‘Saint Maybe’ and ‘Atonement’: Childhood, Compensation, and Characters’ Fates

What does atonement mean to you? Each individual person will have to make up for something they have done at some point in their lifetime. Are you seeking atonement to be free from the burden of your sin in your everyday life? Maybe, you are seeking atonement to ensure your freedom in the afterlife. In either case, atonement is a personal journey to ultimately right a wrong. Just as every sin is different, so is everyone’s way of making up for them. Even though humans are very different in this sense, the reasons for what makes someone sin may not be so different from the next person. However, where people start the same, does not always mean they will end in the same place. One might be feeling more at peace than the other, even though their stories may have seen similar. This is demonstrated in the novels Atonement and Saint Maybe. Anne Tyler’s Ian Bedloe and Ian McEwan’s Briony Tallis directly feel the weight of their sins on their shoulders as each character sets out to atone for what they have done. In the novels Atonement by Ian McEwan and Saint Maybe by Anne Tyler, the main characters stories are connected through their similar mentalities, limited understanding of the adult world, and their atonement methods. However, differences prevail in each novel such as the precise methods of atonement and the drastically different endings for both main characters.

Both Atonement and Saint Maybe featured two young children who obviously were confused on the concepts of the adult world around them. Briony Tallis and Ian Bedloe were very similar in the fact that they were the only ones of their kind. They each had older siblings, however, both of the age differences were too vast, Ian and Briony could not relate to or understand their sibling. These misunderstandings would ultimately lead to their sins which they would spend the rest of their lives atoning for. Saint Maybe’s main character, Ian Bedloe, was the perfect all American teenager: “…Ian was seventeen and…large-boned, handsome and easy-going, quick to make friends, fond of a good time…”(Tyler 13), a popular senior in high school, on track to go to college, with a pretty blonde girlfriend, and very tight-knit family. His older brother Danny marries Lucy, mother of two young children from a previous marriage, Thomas and Agatha, very early on in the novel. Soon, Danny and Lucy have a child named Daphne. Ian often babysits for his brother and sister-in-law, picking up on some small mannerisms of Lucy’s such as staying out much later than expected, coming home with new and expensive items, and never being able to be reached by phone when out. All of these things lead to Ian believing that Lucy had been cheating on his brother. Angry at his brother for being so painfully stupid that he could not recognize this, Ian decides it is his place to tell his brother that he knows for a fact that Lucy is cheating on him. However, Ian’s mentality and limited understanding of the adult world leads him to believe this under false pretenses and tell his brother what he believes in the worst way possible: “Ian impulsively releases “a handful of tossed-off words” (96), which cause his older brother Danny to commit suicide…” (Durham). Ian immediately blames himself for his brother’s suicide. Things get worse when Lucy purposely overdoses on sleeping pills, leaving the three children as orphans and in the Bedloe’s care, with Ian wondering where to go from here and how he could possibly atone for the mess he has created.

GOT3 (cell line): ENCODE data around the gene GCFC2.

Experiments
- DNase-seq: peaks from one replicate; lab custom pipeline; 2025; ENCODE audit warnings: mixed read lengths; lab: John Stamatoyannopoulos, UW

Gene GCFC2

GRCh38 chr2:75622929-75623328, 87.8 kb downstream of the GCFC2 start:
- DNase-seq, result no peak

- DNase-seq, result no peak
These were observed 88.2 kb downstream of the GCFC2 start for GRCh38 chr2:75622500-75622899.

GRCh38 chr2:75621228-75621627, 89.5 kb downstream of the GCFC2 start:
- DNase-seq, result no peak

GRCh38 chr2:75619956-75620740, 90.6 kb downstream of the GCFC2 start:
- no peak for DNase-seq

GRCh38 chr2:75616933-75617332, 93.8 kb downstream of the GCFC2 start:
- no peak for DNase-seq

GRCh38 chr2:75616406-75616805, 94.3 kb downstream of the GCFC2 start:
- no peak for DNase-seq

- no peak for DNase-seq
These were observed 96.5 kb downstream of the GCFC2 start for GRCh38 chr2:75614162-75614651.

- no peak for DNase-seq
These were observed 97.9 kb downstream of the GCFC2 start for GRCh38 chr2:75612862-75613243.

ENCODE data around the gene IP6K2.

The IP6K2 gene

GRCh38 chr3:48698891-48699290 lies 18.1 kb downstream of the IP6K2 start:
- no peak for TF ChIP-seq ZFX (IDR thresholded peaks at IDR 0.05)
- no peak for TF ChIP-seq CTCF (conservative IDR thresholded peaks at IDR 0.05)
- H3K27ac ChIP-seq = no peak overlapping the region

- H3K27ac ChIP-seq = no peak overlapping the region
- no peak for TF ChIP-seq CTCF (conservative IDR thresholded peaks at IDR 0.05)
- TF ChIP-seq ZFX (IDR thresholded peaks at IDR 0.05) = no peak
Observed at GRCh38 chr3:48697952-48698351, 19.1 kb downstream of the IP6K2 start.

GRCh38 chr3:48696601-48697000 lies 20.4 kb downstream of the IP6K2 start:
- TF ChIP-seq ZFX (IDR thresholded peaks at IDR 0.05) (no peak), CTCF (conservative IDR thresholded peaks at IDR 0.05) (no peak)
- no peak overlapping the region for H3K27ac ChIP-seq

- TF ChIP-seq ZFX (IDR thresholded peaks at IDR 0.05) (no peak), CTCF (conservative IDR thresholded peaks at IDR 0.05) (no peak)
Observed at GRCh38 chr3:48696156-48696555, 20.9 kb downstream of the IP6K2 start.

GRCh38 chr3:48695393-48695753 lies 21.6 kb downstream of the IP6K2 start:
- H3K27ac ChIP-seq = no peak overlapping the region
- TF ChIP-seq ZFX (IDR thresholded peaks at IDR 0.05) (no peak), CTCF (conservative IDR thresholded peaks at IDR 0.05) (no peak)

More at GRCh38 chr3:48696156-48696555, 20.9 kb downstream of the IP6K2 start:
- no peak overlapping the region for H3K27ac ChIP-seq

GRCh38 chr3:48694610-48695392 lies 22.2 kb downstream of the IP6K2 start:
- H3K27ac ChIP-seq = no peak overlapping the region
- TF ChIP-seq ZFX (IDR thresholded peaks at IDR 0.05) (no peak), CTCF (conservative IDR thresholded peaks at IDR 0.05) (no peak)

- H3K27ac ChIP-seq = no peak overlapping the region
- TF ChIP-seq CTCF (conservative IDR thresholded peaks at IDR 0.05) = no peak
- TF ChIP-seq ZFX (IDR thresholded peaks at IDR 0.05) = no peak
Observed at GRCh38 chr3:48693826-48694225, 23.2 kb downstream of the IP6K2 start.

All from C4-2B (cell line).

Thirteen-year-old Briony Tallis came from a very rich family, with a somewhat absent mother and father, an older sister, and older brother. Her older sister, Cecelia, has fallen in love with the family maid’s son, Robbie Turner. After Briony reads an X-rated letter meant for Cecelia from Robbie, she believes her sister is in immediate danger and that Robbie is some sort of psycho and talks to her cousin Lola about how she feels: “‘How appalling for you. The man’s a maniac.’ A maniac. The word had refinement and the weight of medical diagnosis. All these years she had known him and that was what he had been.” (McEwan 34). After walking in on a very intimate moment of Robbie and Cecelia’s, Briony is even more convinced that Cecelia is not consenting to any of this. Briony is given the perfect opportunity to ruin Robbie’s life and she takes it. After dinner, during a late night search party for the Tallis’s twin cousins, Briony finds her cousin Lola laying on the ground, alone and afraid. She has just been raped. Lola, unsure of who her rapist is, allows Briony to convince her that it was Robbie. The girls immediately take the matter to the police with no solid evidence, except for Briony claiming she saw Robbie in the woods that night, fleeing the scene of the crime. Robbie ends up being sent to jail and being torn apart from his love, Cecelia. Briony is held accountable for this throughout the whole novel by both her sister and Robbie. As she grows older, she starts to realize that she must atone for the terrible thing she has done. Briony’s childish mindset and limited understandings of the adult world are a direct cause of the lies told which ruined an innocent man’s life. Literary critics agree as it is obvious that if she had been older, she would have understood more complex topics such as human sexual desire and how actions affect not just one’s self but also everyone around them. According to Novels for Students Briony’s age, mindset, and limited understanding of the adult world directly correlate with her actions which sent Robbie Turner to jail: